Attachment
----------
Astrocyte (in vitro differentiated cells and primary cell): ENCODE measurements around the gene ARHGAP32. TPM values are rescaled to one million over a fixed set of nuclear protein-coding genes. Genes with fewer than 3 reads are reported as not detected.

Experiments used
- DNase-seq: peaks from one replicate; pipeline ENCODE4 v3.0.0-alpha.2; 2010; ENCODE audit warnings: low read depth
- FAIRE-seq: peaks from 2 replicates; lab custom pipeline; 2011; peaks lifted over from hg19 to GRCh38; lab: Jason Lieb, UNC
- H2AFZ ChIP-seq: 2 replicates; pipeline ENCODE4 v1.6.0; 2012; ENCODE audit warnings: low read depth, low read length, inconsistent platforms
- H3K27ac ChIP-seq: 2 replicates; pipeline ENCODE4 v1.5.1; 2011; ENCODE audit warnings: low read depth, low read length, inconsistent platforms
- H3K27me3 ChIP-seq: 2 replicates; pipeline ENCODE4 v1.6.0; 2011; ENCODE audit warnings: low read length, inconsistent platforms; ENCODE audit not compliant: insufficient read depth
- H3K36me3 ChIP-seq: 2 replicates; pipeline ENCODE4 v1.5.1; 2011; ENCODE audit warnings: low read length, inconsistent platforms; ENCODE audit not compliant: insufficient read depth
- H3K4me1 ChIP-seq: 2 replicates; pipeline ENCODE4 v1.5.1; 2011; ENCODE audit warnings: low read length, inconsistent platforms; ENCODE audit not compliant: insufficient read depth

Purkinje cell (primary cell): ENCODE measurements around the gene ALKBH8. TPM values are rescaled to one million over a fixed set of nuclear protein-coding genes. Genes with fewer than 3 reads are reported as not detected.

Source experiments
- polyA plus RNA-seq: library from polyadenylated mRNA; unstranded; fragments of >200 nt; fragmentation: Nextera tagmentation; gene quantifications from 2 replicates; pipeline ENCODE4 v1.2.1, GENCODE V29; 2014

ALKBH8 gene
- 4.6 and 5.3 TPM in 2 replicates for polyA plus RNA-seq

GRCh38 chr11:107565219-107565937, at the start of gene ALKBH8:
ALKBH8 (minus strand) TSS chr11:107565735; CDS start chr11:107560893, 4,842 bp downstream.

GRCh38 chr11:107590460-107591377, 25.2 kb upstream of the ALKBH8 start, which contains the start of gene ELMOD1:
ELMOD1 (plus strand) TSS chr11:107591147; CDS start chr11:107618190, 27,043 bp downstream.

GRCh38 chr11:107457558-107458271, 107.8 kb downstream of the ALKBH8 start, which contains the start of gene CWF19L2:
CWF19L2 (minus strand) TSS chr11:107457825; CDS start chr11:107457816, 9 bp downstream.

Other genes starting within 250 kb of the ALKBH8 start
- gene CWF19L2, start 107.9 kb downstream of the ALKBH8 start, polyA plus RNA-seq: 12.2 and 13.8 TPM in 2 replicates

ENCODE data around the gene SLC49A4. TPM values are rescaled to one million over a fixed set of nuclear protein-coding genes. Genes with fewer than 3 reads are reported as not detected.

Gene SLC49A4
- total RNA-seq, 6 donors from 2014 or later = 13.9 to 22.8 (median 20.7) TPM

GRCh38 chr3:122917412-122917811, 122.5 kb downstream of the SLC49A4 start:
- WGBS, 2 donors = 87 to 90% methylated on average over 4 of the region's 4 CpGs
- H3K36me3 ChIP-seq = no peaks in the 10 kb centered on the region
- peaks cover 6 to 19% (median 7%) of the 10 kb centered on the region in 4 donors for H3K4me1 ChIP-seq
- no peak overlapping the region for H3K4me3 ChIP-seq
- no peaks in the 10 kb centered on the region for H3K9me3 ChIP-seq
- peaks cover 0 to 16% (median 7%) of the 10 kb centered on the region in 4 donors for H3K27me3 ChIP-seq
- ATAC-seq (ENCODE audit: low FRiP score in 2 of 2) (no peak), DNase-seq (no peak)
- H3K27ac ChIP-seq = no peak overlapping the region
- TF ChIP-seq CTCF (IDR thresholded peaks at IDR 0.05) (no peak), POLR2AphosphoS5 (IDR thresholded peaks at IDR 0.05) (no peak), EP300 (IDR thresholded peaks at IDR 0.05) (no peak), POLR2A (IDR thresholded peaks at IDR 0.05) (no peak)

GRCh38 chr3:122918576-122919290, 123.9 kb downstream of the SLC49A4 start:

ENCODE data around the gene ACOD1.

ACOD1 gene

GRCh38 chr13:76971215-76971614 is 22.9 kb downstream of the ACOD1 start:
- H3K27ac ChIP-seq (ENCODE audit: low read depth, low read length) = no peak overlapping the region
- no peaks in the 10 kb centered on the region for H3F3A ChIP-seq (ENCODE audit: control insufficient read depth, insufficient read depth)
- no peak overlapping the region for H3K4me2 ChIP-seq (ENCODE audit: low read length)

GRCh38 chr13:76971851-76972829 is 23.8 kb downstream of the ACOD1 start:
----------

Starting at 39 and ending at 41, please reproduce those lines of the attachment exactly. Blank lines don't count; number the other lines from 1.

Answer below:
GRCh38 chr13:76971215-76971614 is 22.9 kb downstream of the ACOD1 start:
- H3K27ac ChIP-seq (ENCODE audit: low read depth, low read length) = no peak overlapping the region
- no peaks in the 10 kb centered on the region for H3F3A ChIP-seq (ENCODE audit: control insufficient read depth, insufficient read depth)